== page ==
Priory Picture Post # 11

When not working at the Priory, my commute to work is a drive through the South Downs National Park.   It has to be one of the loveliest of drives, through woods and fields; past flint built farmhouses and cottages and a Saxon church in a nothing-happening village; under a great arc of sky with tantalising glimpses of my beautiful “blunt, bow-headed whale-backed Downs.”*
The tiny lane that I drive along (usually whilst humming the theme music from “All Creatures Great and Small”) bears virtually no traffic so, if I see something of interest, I can just stop.  No indicating, no pulling over; just stop.  Which is what I did today – when I saw a kestrel.
I leant out of my car window and looked up at him.  And he looked down at me.  I heard on the radio that kestrel numbers have declined recently, in possible correlation to the amazing success that buzzards now enjoy in southern England.  Competition for prey?  No one seems sure, though I certainly still see plenty of kestrels.  As a boy though, I never saw a buzzard.  Now, the plaintive mewing of them circling high in the sky (like a far distant, benevolent Nazgul) often keeps me company at the Priory.
I looked at the kestrel a little longer.  And he at me before, growing impatient to be up over the fields and along the hedgerows, he flew off.  I put my camera away, wishing I’d had time for some better photos, started my car and resumed my humming.

* Rudyard Kipling, from the poem, “Sussex”.  The whole verse is:

No tender hearted garden crowns,
No bosomed woods adorn,
Our blunt, bow-headed whale-backed Downs,
But gnarled and writhen thorn –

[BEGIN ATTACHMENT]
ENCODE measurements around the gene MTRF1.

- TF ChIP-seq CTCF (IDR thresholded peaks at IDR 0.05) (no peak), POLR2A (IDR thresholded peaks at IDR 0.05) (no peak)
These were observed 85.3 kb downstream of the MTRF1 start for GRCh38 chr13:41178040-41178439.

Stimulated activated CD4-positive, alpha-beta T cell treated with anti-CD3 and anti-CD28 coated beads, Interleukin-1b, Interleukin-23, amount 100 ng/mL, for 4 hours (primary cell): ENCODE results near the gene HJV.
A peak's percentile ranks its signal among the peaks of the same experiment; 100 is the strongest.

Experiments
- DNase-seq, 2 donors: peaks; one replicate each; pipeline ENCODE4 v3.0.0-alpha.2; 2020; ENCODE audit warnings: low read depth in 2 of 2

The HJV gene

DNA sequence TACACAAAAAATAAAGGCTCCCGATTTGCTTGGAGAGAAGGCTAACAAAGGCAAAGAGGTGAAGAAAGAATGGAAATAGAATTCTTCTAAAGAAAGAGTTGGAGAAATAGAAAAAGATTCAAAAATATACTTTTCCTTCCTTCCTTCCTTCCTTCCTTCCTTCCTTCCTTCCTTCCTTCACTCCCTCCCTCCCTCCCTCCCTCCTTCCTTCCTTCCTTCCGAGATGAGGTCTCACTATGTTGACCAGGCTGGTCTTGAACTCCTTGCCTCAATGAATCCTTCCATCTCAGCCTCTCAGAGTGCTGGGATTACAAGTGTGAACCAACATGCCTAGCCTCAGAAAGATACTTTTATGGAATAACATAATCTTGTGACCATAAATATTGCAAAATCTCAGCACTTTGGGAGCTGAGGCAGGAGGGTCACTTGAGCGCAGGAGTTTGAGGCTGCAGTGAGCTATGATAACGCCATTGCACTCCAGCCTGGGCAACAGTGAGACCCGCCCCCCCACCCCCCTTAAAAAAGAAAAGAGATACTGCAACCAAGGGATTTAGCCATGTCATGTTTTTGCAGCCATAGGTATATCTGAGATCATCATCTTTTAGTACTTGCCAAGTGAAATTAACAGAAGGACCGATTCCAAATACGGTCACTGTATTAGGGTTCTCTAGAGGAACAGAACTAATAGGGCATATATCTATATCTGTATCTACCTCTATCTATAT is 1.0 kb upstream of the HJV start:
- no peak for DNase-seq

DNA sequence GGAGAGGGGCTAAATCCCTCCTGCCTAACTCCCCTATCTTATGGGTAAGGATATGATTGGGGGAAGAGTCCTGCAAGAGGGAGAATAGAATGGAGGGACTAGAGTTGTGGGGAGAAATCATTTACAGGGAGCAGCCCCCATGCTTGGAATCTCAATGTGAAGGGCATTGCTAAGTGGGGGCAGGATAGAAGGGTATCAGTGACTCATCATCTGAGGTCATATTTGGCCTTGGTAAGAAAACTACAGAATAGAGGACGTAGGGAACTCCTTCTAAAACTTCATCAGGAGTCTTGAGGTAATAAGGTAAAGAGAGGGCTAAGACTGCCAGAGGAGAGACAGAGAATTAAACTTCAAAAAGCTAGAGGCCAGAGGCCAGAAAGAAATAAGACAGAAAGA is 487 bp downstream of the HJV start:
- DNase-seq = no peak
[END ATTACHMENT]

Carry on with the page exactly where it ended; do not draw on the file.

7 thoughts on “Priory Picture Post # 11

  1. It's a great film, Trevor (and book too, 'A kestrel for a knave' – but then you knew that) and worth watching for the wonderful Brian Glover alone!! I was kept company by a pair of hunting kestrels one afternoon a few weeks back. Annoying really as I found it impossible to get on with my work; they were so fascinating to watch. And like you say motionless in flight!



  2. Nice post. I love Kestrels. They always remind me of the film Kes. Sad film but captures the boys childhood perfectly. We have a pair busy, busy, busy over our field. They obviously have young as they never stop hunting. Even in these strong winds they manage to remain motionless in the sky. Just incredible.


  3. Hi Faisal, doing this blog has really opened my eyes to what is going on about me – and given me a reason to photo it.

    Hi Janet, it's a great drive but if anything too short. 'Pretty but knowing' – would be a good tee shirt.

    Hi Kininvie, I watch buzzards circling overhead and often feel sorry for them as they're mobbed by crows or whatever. I hadn't thought of them as potentially picking my bones clean – until now.

    Hi Stacy, it is so beautiful thanks to some hard work by villagers in the forties and fifties who stopped the valley becoming one big housing development. Quite an achievement as so much of this stretch of Southern England is unimpeded bungalow-land.



  4. That drive sounds heavenly. It really does, and to have it all to yourself–or possibly to share it with kestrels–or even buzzards–or even less benevolent Nazgul–well, you've done well for yourself, Mr. Marsden.


  5. I'm not sure I think buzzards are benevolent. Sometimes I look up and there are two or three circling overhead like vultures – probably waiting for me to drop dead.


  6. How beautiful, David, to know the wild world is alive and well, in Sussex, or anywhere, despite the buzzards. I hope you'll show us alot more views from your journeys, for it's in stopping to look that makes all the haste and movement worthwhile.


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